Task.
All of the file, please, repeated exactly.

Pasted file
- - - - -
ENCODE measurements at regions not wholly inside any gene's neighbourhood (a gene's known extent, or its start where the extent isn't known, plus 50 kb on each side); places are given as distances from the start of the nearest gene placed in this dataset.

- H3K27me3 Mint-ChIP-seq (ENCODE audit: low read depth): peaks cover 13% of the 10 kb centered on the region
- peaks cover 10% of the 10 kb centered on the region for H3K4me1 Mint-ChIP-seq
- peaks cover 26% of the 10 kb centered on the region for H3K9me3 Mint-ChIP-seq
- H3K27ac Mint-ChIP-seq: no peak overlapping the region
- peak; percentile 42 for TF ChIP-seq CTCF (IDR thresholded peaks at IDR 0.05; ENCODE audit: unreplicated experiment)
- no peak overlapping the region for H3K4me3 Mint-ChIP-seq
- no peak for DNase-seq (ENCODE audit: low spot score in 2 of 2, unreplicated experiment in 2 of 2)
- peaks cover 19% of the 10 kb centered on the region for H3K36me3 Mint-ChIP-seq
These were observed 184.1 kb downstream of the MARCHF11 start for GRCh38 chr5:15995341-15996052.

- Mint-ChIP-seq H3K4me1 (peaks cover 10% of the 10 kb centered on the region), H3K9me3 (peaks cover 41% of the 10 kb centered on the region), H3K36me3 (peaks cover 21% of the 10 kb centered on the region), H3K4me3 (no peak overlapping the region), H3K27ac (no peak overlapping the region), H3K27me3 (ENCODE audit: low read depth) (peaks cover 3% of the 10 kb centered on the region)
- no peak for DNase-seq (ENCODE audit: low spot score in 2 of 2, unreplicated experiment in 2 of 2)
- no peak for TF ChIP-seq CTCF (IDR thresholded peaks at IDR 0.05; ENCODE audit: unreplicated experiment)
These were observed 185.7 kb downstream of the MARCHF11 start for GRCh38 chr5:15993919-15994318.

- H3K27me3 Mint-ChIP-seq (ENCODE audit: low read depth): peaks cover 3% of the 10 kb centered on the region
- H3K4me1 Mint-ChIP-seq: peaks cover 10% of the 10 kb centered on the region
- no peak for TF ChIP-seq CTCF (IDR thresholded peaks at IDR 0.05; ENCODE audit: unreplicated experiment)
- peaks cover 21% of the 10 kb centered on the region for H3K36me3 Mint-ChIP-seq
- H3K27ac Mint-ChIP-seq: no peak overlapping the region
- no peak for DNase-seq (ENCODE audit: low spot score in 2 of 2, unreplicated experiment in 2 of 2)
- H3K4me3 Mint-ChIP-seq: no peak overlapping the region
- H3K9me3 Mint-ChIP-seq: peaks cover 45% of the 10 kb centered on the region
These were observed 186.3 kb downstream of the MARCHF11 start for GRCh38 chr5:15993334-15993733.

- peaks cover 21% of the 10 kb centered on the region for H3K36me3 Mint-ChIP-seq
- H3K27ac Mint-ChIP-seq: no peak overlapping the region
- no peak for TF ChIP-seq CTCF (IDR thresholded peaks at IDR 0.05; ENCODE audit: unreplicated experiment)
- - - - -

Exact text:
ENCODE measurements at regions not wholly inside any gene's neighbourhood (a gene's known extent, or its start where the extent isn't known, plus 50 kb on each side); places are given as distances from the start of the nearest gene placed in this dataset.

- H3K27me3 Mint-ChIP-seq (ENCODE audit: low read depth): peaks cover 13% of the 10 kb centered on the region
- peaks cover 10% of the 10 kb centered on the region for H3K4me1 Mint-ChIP-seq
- peaks cover 26% of the 10 kb centered on the region for H3K9me3 Mint-ChIP-seq
- H3K27ac Mint-ChIP-seq: no peak overlapping the region
- peak; percentile 42 for TF ChIP-seq CTCF (IDR thresholded peaks at IDR 0.05; ENCODE audit: unreplicated experiment)
- no peak overlapping the region for H3K4me3 Mint-ChIP-seq
- no peak for DNase-seq (ENCODE audit: low spot score in 2 of 2, unreplicated experiment in 2 of 2)
- peaks cover 19% of the 10 kb centered on the region for H3K36me3 Mint-ChIP-seq
These were observed 184.1 kb downstream of the MARCHF11 start for GRCh38 chr5:15995341-15996052.

- Mint-ChIP-seq H3K4me1 (peaks cover 10% of the 10 kb centered on the region), H3K9me3 (peaks cover 41% of the 10 kb centered on the region), H3K36me3 (peaks cover 21% of the 10 kb centered on the region), H3K4me3 (no peak overlapping the region), H3K27ac (no peak overlapping the region), H3K27me3 (ENCODE audit: low read depth) (peaks cover 3% of the 10 kb centered on the region)
- no peak for DNase-seq (ENCODE audit: low spot score in 2 of 2, unreplicated experiment in 2 of 2)
- no peak for TF ChIP-seq CTCF (IDR thresholded peaks at IDR 0.05; ENCODE audit: unreplicated experiment)
These were observed 185.7 kb downstream of the MARCHF11 start for GRCh38 chr5:15993919-15994318.

- H3K27me3 Mint-ChIP-seq (ENCODE audit: low read depth): peaks cover 3% of the 10 kb centered on the region
- H3K4me1 Mint-ChIP-seq: peaks cover 10% of the 10 kb centered on the region
- no peak for TF ChIP-seq CTCF (IDR thresholded peaks at IDR 0.05; ENCODE audit: unreplicated experiment)
- peaks cover 21% of the 10 kb centered on the region for H3K36me3 Mint-ChIP-seq
- H3K27ac Mint-ChIP-seq: no peak overlapping the region
- no peak for DNase-seq (ENCODE audit: low spot score in 2 of 2, unreplicated experiment in 2 of 2)
- H3K4me3 Mint-ChIP-seq: no peak overlapping the region
- H3K9me3 Mint-ChIP-seq: peaks cover 45% of the 10 kb centered on the region
These were observed 186.3 kb downstream of the MARCHF11 start for GRCh38 chr5:15993334-15993733.

- peaks cover 21% of the 10 kb centered on the region for H3K36me3 Mint-ChIP-seq
- H3K27ac Mint-ChIP-seq: no peak overlapping the region
- no peak for TF ChIP-seq CTCF (IDR thresholded peaks at IDR 0.05; ENCODE audit: unreplicated experiment)